THE NATIONAL WOMEN’S BUSINESS COUNCIL APPLAUDS THE PASSAGE OF ‘BUILDING BLOCKS OF STEM ACT’
FOR IMMEDIATE RELEASE
WASHINGTON, D.C., January 06, 2020 – S. 737, the Building Blocks of STEM Act, was signed into law by President Donald J. Trump on December 24, 2019. Sponsored by Sen. Jacky Rosen (D-NV), the bill instructs the National Science Foundation (NSF) to more equitably allocate funding for research with a focus on early childhood education. It also directs NSF to support research on factors that discourage or encourage girls to engage in STEM activities, including computer science.
The National Women’s Business Council (NWBC) is encouraged by the passage of this legislation and will continue to identify pipeline barriers for women entrepreneurs in the STEM fields. “Just four days prior to the passage of this bill, NWBC released its 2019 Annual Report, which provides policy recommendations in three key areas of importance to female founders including women in STEM. The passage of this bill is very encouraging and both NWBC and its staff remain resolute in working to advance policies that provide greater insight and support for female engagement in STEM,” said Nina Roque, Executive Director, National Women’s Business Council.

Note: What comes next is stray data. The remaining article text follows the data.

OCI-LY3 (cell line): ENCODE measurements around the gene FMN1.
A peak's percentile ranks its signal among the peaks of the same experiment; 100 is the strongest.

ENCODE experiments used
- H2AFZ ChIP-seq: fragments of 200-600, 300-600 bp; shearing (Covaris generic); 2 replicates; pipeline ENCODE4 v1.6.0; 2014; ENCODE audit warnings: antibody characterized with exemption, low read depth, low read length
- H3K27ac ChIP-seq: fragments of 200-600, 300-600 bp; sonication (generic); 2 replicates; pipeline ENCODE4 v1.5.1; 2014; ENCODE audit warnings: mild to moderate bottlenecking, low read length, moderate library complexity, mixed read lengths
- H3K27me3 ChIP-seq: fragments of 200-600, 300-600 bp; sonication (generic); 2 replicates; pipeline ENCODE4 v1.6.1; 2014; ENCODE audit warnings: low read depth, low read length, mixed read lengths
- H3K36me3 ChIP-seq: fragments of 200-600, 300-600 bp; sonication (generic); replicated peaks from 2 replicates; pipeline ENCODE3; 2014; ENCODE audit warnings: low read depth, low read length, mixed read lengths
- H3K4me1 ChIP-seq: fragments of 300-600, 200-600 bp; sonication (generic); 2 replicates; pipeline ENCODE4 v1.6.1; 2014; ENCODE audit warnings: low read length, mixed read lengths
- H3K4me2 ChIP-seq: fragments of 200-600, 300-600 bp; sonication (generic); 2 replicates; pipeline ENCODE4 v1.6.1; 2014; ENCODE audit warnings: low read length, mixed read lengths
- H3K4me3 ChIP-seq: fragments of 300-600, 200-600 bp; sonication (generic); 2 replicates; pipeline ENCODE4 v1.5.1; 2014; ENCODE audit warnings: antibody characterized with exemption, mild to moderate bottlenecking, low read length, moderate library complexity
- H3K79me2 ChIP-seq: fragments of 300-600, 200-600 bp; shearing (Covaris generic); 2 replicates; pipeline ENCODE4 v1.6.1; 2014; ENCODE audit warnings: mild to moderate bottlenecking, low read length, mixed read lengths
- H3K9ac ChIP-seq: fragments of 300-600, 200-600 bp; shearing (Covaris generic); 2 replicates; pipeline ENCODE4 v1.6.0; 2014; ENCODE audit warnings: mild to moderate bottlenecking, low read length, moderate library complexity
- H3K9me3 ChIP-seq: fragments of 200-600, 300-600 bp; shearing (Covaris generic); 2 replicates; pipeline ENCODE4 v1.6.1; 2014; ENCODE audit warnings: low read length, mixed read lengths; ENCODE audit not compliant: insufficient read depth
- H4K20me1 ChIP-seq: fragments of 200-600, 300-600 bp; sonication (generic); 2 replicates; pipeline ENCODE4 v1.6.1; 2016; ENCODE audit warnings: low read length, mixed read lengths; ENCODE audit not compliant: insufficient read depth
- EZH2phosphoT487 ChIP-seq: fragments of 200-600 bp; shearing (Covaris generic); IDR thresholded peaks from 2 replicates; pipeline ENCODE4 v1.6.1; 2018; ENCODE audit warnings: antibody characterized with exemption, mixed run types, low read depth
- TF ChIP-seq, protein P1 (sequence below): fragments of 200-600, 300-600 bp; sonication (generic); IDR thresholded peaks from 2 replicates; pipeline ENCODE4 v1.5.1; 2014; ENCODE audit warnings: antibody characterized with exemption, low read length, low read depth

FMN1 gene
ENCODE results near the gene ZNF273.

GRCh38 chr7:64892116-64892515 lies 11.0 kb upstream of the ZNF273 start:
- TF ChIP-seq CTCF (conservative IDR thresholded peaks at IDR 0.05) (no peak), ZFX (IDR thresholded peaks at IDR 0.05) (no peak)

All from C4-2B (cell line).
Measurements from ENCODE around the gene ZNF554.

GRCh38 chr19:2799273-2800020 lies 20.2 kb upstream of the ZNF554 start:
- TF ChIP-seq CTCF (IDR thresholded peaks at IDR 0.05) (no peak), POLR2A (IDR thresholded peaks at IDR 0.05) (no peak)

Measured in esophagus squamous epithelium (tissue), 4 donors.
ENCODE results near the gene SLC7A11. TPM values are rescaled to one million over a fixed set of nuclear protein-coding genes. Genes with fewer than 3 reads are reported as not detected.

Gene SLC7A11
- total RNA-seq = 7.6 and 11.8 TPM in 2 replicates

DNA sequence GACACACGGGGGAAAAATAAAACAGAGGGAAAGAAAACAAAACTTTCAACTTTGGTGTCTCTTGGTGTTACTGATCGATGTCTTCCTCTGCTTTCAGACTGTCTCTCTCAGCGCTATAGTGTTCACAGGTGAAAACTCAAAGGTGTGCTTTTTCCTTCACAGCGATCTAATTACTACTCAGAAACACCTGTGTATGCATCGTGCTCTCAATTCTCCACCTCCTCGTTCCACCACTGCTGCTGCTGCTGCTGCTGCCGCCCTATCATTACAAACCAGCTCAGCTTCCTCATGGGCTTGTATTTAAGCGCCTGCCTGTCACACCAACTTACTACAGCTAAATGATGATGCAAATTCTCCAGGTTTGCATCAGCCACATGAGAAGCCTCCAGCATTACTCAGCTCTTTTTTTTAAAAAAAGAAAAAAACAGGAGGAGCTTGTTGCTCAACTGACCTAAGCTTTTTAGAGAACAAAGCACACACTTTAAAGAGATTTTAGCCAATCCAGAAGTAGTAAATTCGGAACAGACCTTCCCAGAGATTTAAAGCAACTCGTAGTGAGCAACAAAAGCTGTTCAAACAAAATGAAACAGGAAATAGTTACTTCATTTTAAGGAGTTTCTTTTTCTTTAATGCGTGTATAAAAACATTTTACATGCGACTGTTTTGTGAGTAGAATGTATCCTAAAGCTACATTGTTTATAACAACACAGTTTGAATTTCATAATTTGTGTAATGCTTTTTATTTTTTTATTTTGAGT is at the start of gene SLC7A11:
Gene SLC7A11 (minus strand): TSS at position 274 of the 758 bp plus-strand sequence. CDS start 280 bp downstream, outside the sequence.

NWBC expressed support for the key provisions of S.737 in its 2019 Annual Report:
- NSF Grants Should be Utilized for Research Regarding Female Students’ Engagement in STEM: The Council agrees that NSF grants to increase the participation of underrepresented populations in STEM fields should be leveraged and utilized for in-depth research into various subjects regarding female students—students in prekindergarten through elementary school—including: (1) the role of teachers and caregivers in encouraging, or discouraging, participation by female students in STEM activities; and (2) the types of STEM activities that encourage greater participation by these students.
- NSF Computer Science Education Grants Should be Utilized for Development of Gender-Inclusive Learning and Teaching Tools: NSF grants marked for ‘computer science education’ and ‘computational thinking’ research should be utilized to support development and implementation of various teaching and learning tools and models, including: (1) developing and offering gender-inclusive computer science enrichment programs; and (2) acquainting female students in prekindergarten through elementary school with careers in computer science.